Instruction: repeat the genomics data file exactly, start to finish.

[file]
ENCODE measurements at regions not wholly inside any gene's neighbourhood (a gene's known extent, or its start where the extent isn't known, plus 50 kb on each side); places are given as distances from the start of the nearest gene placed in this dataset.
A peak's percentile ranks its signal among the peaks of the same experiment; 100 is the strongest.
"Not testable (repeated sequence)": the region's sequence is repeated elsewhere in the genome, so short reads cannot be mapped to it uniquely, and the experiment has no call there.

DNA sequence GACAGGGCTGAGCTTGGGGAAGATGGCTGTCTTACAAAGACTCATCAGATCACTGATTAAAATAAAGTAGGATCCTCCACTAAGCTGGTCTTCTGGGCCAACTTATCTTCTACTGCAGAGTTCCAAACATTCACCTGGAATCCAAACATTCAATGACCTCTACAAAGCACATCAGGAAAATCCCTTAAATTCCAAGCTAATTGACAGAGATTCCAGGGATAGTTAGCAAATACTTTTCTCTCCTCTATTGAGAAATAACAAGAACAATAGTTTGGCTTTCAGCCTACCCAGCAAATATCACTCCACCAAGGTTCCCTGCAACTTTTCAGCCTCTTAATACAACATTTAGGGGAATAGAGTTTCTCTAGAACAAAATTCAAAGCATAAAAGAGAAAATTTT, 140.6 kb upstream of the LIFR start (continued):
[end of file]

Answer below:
ENCODE measurements at regions not wholly inside any gene's neighbourhood (a gene's known extent, or its start where the extent isn't known, plus 50 kb on each side); places are given as distances from the start of the nearest gene placed in this dataset.
A peak's percentile ranks its signal among the peaks of the same experiment; 100 is the strongest.
"Not testable (repeated sequence)": the region's sequence is repeated elsewhere in the genome, so short reads cannot be mapped to it uniquely, and the experiment has no call there.

DNA sequence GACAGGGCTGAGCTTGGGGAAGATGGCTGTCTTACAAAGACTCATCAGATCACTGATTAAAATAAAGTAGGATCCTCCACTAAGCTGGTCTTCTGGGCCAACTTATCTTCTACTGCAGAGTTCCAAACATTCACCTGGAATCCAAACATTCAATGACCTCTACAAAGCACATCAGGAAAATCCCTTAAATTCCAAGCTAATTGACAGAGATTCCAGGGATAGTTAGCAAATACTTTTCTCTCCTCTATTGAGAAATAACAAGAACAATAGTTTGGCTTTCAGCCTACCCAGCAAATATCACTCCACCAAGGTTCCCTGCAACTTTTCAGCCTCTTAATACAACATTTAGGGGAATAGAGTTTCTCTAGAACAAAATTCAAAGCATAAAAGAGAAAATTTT, 140.6 kb upstream of the LIFR start (continued):